Bill 33-0019, which changes the school calendar, passed through the Senate, but the bill reaches too far and contains unnecessary restrictions that are not in students’ best interests. I wholeheartedly agree that earlier opening and closing dates for the school year are necessary to allow mainly our secondary students the opportunities to attend summer programs abroad which generally begin early in June. However, it is disheartening that our elected officials have determined that accomplishing that means students must be denied numerous hours of instructional time, and teachers should be offered more time off instead of proper compensation.
The bill amends Title 17 chapter 7 section 61a of the Virgin Islands Code to begin the school year by the second week of August and to end the school year before June. Among other changes, it changes the language requiring “no less than 1080 hours of pupil instruction” to “a minimum of 180 days of student instruction.” (This is what the Department has always been using to set the school calendar, in that schools generally have six hours of instruction per day for 180 days.) But this bill also unnecessarily and substantially reduces the number of minimum instructional hours students can receive based on their grade level. The new legislation takes away 270 hours of instruction from students in kindergarten through third grade, requiring a minimum of 810 instructional hours instead of 1080 hours a year. It further requires a minimum of just 4.5 instructional hours a day, instead of the usual 6 hours of instruction, even though the percent of third graders reading on grade level has declined over the last four years. The bill reduces by 180 hours the amount of time students in grades 4 through 6 can spend learning and requires a minimum of 5 hours of instruction daily.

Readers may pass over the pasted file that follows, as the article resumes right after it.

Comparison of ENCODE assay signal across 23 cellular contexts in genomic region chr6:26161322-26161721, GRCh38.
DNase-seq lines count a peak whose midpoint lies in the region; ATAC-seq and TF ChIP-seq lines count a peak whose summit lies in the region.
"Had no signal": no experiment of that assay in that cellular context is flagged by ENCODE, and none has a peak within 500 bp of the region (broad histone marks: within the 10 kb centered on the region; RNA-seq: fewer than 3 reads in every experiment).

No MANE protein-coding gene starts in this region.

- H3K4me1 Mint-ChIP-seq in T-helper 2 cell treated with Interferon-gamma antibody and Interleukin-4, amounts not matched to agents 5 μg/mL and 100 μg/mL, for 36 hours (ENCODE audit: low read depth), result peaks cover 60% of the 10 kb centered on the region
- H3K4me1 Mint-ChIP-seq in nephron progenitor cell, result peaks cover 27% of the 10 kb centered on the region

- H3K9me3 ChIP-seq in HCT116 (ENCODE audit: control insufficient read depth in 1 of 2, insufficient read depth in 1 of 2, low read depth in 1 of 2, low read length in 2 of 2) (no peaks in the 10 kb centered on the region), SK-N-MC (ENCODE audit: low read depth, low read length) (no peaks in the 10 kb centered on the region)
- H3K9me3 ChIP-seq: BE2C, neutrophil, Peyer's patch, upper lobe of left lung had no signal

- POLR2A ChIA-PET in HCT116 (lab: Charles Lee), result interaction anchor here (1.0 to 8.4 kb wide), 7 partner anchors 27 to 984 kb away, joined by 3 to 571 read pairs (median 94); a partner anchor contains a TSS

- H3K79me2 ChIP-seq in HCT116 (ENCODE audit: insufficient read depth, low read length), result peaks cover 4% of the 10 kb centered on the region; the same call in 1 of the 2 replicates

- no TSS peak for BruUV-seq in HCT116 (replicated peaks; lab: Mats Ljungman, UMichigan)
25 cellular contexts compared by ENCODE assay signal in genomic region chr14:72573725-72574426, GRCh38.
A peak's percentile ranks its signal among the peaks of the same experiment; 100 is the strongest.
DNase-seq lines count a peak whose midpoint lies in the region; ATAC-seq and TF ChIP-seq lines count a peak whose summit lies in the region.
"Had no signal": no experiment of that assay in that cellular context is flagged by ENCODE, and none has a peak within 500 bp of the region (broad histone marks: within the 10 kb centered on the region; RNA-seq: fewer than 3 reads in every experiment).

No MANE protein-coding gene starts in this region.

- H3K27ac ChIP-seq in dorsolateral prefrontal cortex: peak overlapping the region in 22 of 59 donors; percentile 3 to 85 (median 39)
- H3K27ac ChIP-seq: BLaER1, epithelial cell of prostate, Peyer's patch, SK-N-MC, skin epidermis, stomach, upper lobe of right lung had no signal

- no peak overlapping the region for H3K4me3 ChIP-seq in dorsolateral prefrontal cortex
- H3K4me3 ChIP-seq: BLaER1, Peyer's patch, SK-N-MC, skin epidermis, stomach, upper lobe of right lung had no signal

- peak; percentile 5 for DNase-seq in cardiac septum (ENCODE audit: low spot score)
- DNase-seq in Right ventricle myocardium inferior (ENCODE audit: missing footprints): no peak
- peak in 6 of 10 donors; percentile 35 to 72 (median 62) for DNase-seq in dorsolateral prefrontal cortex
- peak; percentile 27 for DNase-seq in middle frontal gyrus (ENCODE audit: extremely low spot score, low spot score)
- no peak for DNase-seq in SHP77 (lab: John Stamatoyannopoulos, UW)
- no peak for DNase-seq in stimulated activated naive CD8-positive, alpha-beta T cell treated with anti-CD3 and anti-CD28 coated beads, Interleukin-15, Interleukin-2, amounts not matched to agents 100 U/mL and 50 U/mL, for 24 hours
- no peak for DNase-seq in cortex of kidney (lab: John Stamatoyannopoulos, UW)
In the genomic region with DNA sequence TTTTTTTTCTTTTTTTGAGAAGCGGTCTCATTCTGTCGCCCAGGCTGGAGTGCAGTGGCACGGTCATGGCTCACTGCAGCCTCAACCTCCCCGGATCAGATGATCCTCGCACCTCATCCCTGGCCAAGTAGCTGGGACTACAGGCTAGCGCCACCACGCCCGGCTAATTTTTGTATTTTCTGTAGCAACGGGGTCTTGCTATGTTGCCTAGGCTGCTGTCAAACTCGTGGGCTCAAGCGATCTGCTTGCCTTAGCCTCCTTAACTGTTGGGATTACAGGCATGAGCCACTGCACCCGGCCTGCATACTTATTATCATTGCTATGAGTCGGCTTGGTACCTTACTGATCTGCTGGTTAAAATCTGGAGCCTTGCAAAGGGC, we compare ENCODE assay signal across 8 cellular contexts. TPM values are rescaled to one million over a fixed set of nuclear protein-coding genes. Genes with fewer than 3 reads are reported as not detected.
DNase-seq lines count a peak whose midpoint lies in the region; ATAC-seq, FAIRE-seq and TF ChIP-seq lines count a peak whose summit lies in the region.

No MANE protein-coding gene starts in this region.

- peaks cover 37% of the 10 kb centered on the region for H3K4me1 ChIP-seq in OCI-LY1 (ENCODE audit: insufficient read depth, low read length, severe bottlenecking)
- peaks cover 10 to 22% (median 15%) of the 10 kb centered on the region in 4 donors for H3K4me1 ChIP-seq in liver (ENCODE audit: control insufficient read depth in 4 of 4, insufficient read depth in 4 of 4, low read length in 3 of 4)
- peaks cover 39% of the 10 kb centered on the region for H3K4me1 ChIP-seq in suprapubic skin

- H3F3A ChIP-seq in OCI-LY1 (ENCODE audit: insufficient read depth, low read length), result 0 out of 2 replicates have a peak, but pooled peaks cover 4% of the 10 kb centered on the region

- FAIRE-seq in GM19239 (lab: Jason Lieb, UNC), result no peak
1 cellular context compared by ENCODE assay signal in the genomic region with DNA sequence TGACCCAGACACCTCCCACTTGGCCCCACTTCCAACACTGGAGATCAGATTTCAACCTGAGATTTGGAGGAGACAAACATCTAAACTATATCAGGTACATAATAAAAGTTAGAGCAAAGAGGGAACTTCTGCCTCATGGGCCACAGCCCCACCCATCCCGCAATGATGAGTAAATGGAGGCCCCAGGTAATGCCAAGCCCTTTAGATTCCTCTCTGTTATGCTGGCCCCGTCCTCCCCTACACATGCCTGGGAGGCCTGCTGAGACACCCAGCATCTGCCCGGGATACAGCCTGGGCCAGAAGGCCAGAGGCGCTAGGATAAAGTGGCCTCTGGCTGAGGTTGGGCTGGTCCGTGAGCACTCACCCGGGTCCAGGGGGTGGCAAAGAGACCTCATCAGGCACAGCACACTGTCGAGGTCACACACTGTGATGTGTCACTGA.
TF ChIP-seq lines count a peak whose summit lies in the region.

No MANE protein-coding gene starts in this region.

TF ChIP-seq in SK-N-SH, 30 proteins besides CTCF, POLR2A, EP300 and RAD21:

There is no disputing that for many years, some of the 180 days in our school calendar have truly not been full instructional days, especially days immediately preceding school breaks (like Easter, Carnival and Christmas), after final exams, early dismissal days when schools have professional development time and, of course, when weather, water, electricity or other problems force schools to close, not to mention days when, in some schools, teachers are absent and no substitutes are available to continue instruction. Students already lose valuable instructional time, but instead of finding ways to reduce the lost instructional time, the new legislation takes away even more hours of instruction in a school year.
This bill should be of grave concern when recent student achievement data are considered. Based on Department data, the percentage of our children scoring at proficiency levels in English Language Arts and math has declined over the last four years, and retention rates are still high in 7th and 9th grades. Just last month, students in one school lost 15 days of instruction due to circumstances beyond their control. This new bill is now making it legal for students to have even fewer hours of instruction with no apparent concern with how that might impact true student achievement.
The bill also creates ambiguity that can make implementation problematic. The bill in subsection (c) mandates “a minimum of 180 days of student instruction” and then it also mandates “a total of 1080 instructional hours each school year” in section (f). Another clause in the bill, section (g), indicates that a school day consists of six instructional hours; yet, fewer instructional hours are acceptable in earlier clauses of the bill. The problem may just be that senators do not have a clear understanding of “instructional hours.” They define it as hours between the schools’ first and last periods of the day, when truly instructional hours should be hours when students receive instruction from a teacher or are engaged in supervised learning activities.